[2] D. Castelvecchi, “Can we open the black box of ai?” Nature News, vol. 538, no. 7623, p. 20, 2016.
 [3] T. D. Gillespie, “Vehicle dynamics,” Warren dale, 1997.
 [4] P. Polack, F. Altché, B. d’AndréaNovel, and A. de La Fortelle, “Guaranteeing Consistency in a Motion Planning and Control Architecture Using a Kinematic Bicycle Model,” in American Control Conference, Milwaukee, WI, UnitedStates, 2018 (accepted). [Online]. Available: https://arxiv.org/pdf/1804.08290.pdf
 [5] A. Khodayari, A. Ghaffari, S. Ameli, and J. Flahatgar, “A historical review on lateral and longitudinal control of autonomous vehicle motions,” ICMET 2010  2010 International Conference on Mechanical and Electrical Technology, Proceedings, no. Icmet, pp. 421–429, 2010.
 [6] P. Falcone, F. Borrelli, J. Asgari, H. E. Tseng, and D. Hrovat, “Predictive active steering control for autonomous vehicle systems,” IEEE Transactions on Control Systems Technology, vol. 15, no. 3, pp. 566–580, 2007.
 [7] K. Kritayakirana and J. C. Gerdes, “Autonomous vehicle control at the limits of handling,” International Journal of Vehicle Autonomous Systems, vol. 10, no. 4, p. 271, 2012.
 [8] J. Y. Goh and J. C. Gerdes, “Simultaneous stabilization and tracking of basic automobile drifting trajectories,” in 2016 IEEE Intelligent Vehicles Symposium (IV), no. Iv. IEEE, jun 2016, pp. 597–602. [Online]. Available: http://ieeexplore.ieee.org/document/7535448/
 [9] P. Drews, G. Williams, B. Goldfain, E. A. Theodorou, and J. M. Rehg, “Aggressive Deep Driving: Model Predictive Control with a CNN Cost Model,” Proceedings of the 1st Annual Conference on Robot Learning, vol. 78, no. CoRL, pp. 133–142, jul 2017.
 [10] SeYoung Oh, JeongHoon Lee, and DooHyun Choi, “A new reinforcement learning vehicle control architecture for visionbased road following,” IEEE Transactions on Vehicular Technology, vol. 49, no. 3, pp. 997–1005, may 2000. [Online]. Available: http://ieeexplore.ieee.org/document/845116/
 [11] A. Punjani and P. Abbeel, “Deep learning helicopter dynamics models,” in 2015 IEEE International Conference on Robotics and Automation (ICRA), vol. 2015June, no. June. IEEE, may 2015, pp. 3223–3230. [Online]. Available: http://ieeexplore.ieee.org/document/7139643/
 [12] I. Rivals, D. Canas, L. Personnaz, and G. Dreyfus, “Modeling and control of mobile robots and intelligent vehicles by neural networks,” in Proceedings of the Intelligent Vehicles ’94 Symposium. IEEE, 1994, pp. 137–142. [Online]. Available: http://ieeexplore.ieee.org/document/639489/
 [13] Y. Chen, A. Hereid, H. Peng, and J. Grizzle, “Synthesis of safe controller via supervised learning for truck lateral control,” arXiv, no. December, pp. 1–13, dec 2017. [Online]. Available: http://arxiv.org/abs/1712.05506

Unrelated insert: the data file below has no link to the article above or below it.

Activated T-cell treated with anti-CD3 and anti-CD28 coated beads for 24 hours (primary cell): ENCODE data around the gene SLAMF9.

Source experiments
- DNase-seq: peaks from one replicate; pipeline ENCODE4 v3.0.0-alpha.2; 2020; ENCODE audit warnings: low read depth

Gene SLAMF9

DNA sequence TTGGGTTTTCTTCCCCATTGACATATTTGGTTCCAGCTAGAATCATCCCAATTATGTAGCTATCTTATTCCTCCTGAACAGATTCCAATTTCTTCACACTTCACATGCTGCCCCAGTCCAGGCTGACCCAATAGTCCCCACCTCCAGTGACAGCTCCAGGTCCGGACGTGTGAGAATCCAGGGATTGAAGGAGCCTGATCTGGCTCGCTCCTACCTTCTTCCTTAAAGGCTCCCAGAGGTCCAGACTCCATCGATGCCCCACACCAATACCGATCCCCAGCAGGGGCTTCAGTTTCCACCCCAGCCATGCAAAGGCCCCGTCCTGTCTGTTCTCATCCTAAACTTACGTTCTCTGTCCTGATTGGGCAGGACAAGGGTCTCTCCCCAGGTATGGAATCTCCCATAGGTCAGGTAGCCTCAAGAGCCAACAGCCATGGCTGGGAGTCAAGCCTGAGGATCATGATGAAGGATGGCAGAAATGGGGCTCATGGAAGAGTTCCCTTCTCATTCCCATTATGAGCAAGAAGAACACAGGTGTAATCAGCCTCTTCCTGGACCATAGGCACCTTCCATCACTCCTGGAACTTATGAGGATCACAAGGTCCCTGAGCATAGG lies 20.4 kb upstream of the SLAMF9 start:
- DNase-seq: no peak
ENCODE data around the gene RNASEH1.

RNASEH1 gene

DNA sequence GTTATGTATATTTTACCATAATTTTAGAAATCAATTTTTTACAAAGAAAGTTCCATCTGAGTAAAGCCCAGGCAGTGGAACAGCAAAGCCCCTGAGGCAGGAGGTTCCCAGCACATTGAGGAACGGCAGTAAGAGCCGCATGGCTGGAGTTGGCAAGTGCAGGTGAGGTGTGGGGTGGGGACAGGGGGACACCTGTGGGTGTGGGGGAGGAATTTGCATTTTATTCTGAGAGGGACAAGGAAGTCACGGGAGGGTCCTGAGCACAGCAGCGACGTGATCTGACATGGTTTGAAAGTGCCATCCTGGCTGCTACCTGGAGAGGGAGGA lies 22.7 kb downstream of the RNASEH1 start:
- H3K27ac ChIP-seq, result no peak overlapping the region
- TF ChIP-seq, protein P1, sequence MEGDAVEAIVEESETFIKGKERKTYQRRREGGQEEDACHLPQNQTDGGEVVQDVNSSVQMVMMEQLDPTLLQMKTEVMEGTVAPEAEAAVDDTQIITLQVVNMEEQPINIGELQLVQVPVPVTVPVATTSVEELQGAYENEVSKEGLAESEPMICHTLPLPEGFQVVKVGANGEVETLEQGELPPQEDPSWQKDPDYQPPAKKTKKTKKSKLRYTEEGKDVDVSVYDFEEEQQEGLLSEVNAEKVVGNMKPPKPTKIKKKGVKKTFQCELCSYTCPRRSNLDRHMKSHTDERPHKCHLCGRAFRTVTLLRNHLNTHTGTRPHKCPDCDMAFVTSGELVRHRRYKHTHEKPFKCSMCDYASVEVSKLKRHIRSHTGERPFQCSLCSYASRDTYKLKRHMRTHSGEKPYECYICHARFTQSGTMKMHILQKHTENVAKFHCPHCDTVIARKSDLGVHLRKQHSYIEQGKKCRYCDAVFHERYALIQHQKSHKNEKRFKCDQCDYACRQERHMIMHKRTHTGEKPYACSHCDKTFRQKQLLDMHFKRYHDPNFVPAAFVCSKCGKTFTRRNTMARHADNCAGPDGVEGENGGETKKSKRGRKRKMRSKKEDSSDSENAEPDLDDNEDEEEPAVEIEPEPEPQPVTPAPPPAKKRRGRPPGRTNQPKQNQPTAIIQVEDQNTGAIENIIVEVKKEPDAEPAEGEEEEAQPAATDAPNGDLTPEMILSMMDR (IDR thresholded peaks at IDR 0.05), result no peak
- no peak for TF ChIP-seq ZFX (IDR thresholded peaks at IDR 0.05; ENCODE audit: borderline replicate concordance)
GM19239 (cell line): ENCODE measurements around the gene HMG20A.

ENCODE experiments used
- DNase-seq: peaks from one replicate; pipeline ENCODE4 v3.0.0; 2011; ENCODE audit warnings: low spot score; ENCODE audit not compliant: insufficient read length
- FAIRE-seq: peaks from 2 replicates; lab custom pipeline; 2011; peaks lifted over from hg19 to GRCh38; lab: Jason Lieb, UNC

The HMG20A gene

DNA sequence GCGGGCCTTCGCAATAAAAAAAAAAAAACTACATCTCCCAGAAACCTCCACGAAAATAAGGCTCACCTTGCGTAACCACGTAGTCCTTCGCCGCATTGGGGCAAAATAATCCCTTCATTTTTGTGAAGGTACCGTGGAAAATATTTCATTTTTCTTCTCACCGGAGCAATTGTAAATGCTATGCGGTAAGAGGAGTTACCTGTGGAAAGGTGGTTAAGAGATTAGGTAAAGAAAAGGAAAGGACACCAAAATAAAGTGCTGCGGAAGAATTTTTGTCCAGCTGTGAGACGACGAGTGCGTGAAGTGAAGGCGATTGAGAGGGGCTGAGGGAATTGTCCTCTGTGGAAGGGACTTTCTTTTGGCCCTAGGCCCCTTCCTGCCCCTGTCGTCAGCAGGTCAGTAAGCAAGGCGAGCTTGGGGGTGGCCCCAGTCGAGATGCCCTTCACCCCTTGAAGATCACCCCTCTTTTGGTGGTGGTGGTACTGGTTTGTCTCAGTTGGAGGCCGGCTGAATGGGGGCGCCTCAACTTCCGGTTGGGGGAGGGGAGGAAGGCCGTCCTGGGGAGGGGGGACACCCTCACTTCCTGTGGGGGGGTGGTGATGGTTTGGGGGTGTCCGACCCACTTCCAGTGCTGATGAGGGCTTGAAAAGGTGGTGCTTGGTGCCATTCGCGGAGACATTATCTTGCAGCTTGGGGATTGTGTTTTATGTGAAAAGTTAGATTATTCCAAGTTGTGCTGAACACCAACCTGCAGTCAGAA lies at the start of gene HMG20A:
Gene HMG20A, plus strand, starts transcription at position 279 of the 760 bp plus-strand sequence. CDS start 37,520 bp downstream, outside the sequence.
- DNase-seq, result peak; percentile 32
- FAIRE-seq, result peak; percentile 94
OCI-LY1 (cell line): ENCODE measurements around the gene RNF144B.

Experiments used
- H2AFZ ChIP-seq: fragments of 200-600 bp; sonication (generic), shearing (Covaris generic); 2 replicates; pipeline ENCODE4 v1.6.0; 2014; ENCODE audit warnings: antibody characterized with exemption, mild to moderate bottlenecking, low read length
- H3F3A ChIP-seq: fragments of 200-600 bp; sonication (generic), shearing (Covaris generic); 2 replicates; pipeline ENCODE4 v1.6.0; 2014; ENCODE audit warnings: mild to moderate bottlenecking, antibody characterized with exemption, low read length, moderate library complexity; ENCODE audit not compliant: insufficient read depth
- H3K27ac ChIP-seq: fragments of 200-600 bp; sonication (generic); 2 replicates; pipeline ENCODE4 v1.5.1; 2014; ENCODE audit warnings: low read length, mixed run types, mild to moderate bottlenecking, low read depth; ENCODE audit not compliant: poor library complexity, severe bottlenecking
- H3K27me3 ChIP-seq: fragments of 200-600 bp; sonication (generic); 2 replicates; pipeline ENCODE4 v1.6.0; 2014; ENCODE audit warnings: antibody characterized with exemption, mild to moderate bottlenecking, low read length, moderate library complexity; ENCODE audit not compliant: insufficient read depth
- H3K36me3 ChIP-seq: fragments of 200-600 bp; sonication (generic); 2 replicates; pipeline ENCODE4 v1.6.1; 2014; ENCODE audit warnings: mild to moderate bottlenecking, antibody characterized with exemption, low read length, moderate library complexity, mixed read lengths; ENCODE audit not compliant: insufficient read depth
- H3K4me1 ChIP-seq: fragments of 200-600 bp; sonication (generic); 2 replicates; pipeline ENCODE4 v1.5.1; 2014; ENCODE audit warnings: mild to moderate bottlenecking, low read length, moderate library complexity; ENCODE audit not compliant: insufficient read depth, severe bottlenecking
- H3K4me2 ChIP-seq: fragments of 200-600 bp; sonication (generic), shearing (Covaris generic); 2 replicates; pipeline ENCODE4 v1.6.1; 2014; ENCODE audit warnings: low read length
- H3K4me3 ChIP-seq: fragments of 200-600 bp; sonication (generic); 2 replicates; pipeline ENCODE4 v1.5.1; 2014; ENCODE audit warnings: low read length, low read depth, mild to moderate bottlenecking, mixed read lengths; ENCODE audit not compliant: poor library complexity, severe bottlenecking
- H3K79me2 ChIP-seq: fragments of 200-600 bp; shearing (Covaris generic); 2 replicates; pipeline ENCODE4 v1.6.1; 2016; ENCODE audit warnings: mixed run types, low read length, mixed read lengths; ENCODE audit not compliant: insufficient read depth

[14] R. Cui, C. Yang, Y. Li, and S. Sharma, “Adaptive Neural Network Control of AUVs With Control Input Nonlinearities Using Reinforcement Learning,” IEEE Transactions on Systems, Man, and Cybernetics: Systems, vol. 47, no. 6, pp. 1019–1029, jun 2017. [Online]. Available: http://ieeexplore.ieee.org/document/7812772/
 [15] H. B. Pacejka, Tyre and Vehicle Dynamics. ButterworthHeinemann, 2002.
 [16] R. Rajamani, Vehicle Dynamics and Control. Springer, 2012.
 [17] Z. Dong, Y. Wu, M. Pei, and Y. Jia, “Vehicle type classification using a semisupervised convolutional neural network,” IEEE transactions on intelligent transportation systems, vol. 16, no. 4, pp. 2247–2256, 2015.
 [18] V. Badrinarayanan, A. Kendall, and R. Cipolla, “Segnet: A deep convolutional encoderdecoder architecture for image segmentation,” IEEE transactions on pattern analysis and machine intelligence, vol. 39, no. 12, pp. 2481–2495, 2017.

[19]
X. Glorot and Y. Bengio, “Understanding the difficulty of training deep
feedforward neural networks,” in
Proceedings of the Thirteenth International Conference on Artificial Intelligence and Statistics
, 2010, pp. 249–256.  [20] D. Kingma and J. Ba, “Adam: A method for stochastic optimization,” arXiv preprint arXiv:1412.6980, 2014.
 [21] “Tass international,” http://www.tassinternational.com/prescan.
 [22] R. C. Coulter, Implementation of the Pure Pursuit Path Tracking Algorithm. Carnegie Mellon University, 1992.
 [23] S. Thrun, M. Montemerlo, H. Dahlkamp, D. Stavens, A. Aron, J. Diebel, P. Fong, J. Gale, M. Halpenny, G. Hoffmann, K. Lau, C. Oakley, M. Palatucci, V. Pratt, P. Stang, S. Strohband, C. Dupont, L.E. Jendrossek, C. Koelen, C. Markey, C. Rummel, J. van Niekerk, E. Jensen, P. Alessandrini, G. Bradski, B. Davies, S. Ettinger, A. Kaehler, A. Nefian, and P. Mahoney, “Stanley: The robot that won the darpa grand challenge: Research articles,” J. Robot. Syst., vol. 23, no. 9, pp. 661–692, Sept. 2006.
Comments
There are no comments yet.